Monitoring CMOS Batteries
A depleted CMOS battery can be a tad irritating because BIOS changes might be reset to defaults. Modern computers use non volatile memory (NVM) to retain changes but not so with older computers.
A common indicator of a depleted battery is the system date and time no longer are maintained while the computer is powered off. Another indicator is the system might start self-awakening every day at the same time.
The date and time are a function of the on-board real-time clock (RTC) rather than CMOS storage. The on-board clock stops functioning when the battery depletes. Manually fixing the system date and time is not a big deal, but restoring other BIOS changes can be annoying if NVM is unavailable.
Modern computers often are designed to provide a way to save BIOS changes to external media, but many people never save the configuration. In the days of yore before such a feature existed the changes had to be restored from memory and notes.
Unlike predecessor boards from many years ago, most modern CMOS batteries are not rechargeable. A common battery type used is the CR2032 “coin” battery. While these batteries should last at least three to five years before needing replacement and many will last longer, having some warning might be helpful that the battery is about to expire.
The RTC is part of the board chip set. The Linux kernel provides a way to check the RTC configuration with
cat /proc/driver/rtc. In that output the
batt_status field will display
okay when the CMOS battery is in acceptable condition.
This is a go-no-go test and no voltage is displayed. Browsing the kernel
rtc code seems to indicate the only results returned are
dead. The code seems to check the RTC date and time rather than the battery voltage. If the RTC date (
rtc_date) and time (
rtc_time) are reasonable then the battery voltage is presumed to be okay.
This presumptive go-no-go indicator usually is a warning that is “too little too late.”
Without opening the computer case and using a voltmeter, the
sensors command in the
lm-sensors package might help. Unless explicitly identified with something like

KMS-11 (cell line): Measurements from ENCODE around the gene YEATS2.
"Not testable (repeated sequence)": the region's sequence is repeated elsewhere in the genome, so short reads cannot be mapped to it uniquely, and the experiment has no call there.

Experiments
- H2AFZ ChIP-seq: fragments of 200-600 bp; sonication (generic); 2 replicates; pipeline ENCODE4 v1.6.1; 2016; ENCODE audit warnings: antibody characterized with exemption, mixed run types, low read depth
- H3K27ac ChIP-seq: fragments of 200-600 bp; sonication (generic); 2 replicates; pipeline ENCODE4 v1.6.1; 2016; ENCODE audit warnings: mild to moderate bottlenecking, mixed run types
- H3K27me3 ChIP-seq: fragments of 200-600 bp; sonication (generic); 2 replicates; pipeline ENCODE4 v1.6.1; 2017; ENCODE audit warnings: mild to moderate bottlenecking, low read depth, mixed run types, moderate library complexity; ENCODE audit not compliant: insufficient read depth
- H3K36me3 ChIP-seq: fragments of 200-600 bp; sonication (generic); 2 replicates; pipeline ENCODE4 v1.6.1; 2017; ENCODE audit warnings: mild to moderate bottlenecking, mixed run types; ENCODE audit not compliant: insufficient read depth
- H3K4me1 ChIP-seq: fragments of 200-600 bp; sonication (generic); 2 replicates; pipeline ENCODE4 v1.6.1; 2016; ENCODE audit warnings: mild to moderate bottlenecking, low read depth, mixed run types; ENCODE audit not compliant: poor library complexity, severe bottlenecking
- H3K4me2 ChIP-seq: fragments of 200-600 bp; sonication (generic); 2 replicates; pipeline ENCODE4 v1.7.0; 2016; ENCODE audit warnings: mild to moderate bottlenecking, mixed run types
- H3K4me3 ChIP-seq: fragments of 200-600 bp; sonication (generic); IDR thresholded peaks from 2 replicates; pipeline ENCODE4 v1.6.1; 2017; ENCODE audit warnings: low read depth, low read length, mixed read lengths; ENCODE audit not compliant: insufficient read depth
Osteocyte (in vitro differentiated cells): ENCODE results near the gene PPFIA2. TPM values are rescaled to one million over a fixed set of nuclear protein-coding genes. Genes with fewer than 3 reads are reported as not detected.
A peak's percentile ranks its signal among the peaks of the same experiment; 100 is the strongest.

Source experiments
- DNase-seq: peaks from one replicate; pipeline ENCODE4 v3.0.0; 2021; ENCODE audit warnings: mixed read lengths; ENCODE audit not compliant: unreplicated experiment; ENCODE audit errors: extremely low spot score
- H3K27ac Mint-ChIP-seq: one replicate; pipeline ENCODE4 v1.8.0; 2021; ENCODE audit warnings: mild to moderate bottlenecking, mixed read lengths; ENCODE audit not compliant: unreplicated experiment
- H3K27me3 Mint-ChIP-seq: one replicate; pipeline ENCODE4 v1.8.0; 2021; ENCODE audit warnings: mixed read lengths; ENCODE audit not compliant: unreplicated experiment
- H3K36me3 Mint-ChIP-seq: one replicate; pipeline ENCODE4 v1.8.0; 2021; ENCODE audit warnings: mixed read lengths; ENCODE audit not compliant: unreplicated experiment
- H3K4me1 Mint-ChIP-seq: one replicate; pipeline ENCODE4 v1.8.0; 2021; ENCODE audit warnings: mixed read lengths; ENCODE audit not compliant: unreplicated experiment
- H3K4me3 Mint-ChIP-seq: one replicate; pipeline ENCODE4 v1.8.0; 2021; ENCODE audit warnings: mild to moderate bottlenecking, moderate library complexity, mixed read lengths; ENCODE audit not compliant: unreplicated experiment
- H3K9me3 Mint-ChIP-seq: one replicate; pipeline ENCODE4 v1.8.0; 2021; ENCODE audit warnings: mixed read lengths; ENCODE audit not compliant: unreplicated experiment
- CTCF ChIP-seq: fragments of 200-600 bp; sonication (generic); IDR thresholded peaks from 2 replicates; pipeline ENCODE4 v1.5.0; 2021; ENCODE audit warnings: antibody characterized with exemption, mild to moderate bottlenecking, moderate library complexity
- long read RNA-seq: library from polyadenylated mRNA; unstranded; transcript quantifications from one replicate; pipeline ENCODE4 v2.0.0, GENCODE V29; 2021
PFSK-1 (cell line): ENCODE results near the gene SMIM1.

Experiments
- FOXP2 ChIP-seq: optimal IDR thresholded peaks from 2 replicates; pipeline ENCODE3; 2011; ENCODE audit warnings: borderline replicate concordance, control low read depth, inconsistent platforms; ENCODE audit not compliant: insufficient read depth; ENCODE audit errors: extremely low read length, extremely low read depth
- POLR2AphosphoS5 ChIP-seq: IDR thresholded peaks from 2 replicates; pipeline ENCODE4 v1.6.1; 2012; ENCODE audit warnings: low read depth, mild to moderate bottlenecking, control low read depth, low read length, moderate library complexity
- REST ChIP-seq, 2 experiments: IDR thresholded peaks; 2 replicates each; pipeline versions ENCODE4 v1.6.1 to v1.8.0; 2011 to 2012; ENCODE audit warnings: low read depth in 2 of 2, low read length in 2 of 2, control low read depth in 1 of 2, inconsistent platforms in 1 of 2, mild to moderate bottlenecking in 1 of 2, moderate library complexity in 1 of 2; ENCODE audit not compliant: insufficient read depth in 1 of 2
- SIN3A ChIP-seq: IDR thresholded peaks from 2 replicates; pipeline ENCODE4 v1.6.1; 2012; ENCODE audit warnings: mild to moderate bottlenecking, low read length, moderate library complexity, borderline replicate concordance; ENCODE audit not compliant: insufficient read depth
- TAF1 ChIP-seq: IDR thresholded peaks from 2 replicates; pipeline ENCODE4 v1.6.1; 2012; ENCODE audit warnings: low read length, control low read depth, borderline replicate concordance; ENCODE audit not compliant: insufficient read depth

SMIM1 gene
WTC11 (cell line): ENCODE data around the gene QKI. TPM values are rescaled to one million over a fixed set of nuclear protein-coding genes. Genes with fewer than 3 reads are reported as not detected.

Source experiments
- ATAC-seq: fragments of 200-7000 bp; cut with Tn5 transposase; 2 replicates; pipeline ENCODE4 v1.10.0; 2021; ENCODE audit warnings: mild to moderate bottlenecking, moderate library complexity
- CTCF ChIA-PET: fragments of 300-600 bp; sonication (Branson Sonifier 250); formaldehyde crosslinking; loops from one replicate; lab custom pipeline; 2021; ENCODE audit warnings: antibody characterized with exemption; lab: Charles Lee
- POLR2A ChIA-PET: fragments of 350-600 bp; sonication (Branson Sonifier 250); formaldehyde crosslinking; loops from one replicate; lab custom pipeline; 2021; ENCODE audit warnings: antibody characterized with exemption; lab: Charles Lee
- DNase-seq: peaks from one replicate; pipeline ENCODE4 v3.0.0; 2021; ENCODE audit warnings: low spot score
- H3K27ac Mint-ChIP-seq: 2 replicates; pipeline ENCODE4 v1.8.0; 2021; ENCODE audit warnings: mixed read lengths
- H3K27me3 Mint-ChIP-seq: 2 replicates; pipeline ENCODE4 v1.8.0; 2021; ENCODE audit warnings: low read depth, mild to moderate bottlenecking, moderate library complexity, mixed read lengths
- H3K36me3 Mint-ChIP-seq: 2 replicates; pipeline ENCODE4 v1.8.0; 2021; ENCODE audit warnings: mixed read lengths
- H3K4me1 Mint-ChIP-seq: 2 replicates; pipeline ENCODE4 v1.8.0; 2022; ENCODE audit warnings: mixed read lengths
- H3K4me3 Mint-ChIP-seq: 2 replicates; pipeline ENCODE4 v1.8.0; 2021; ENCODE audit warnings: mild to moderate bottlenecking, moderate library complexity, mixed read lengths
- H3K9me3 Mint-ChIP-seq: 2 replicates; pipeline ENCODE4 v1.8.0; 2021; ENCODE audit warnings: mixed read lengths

Vbat, knowing which sensor voltage is the CMOS battery can be confusing.
Nominal voltage for a CR2032 is 3.0 VDC but when new the out-of-circuit voltage usually is higher. The actual voltage cannot be recorded out-of-circuit. Such measurements will be misleading. The voltage must be recorded in circuit with a load. With battery holders that are flush and horizontal to the main board, the top of the battery will be the positive side. This placement allows recording the voltage by touching the negative voltmeter lead to chassis ground.
A data sheet might show “knee of the curve” depletion begins when voltage lowers to about 90%, or about 2.7 to 2.8 VDC. That voltage does not mean the battery has failed or failure is imminent. Depending on the load demand some coin batteries function fine at lower voltages. The proverbial handwriting is on the wall though. The battery probably should be replaced sooner rather than later.
There might be other methods to monitor the CMOS battery, such as
ipmitool, or the system event log in rack servers.
On desktop computers the
conky tool can be used to display the CMOS battery health. Without desktops a cron job could continually monitor battery health.
A handwritten note on the computer case when the battery was replaced would provide a reminder of the current life span. A similar option might be a text file in the computer file system noting the replacement date. A shell script could query that date to provide a reminder warning.
All of these strategies might prove insufficient. Often there is no warning when the battery depletes beyond the point of no return.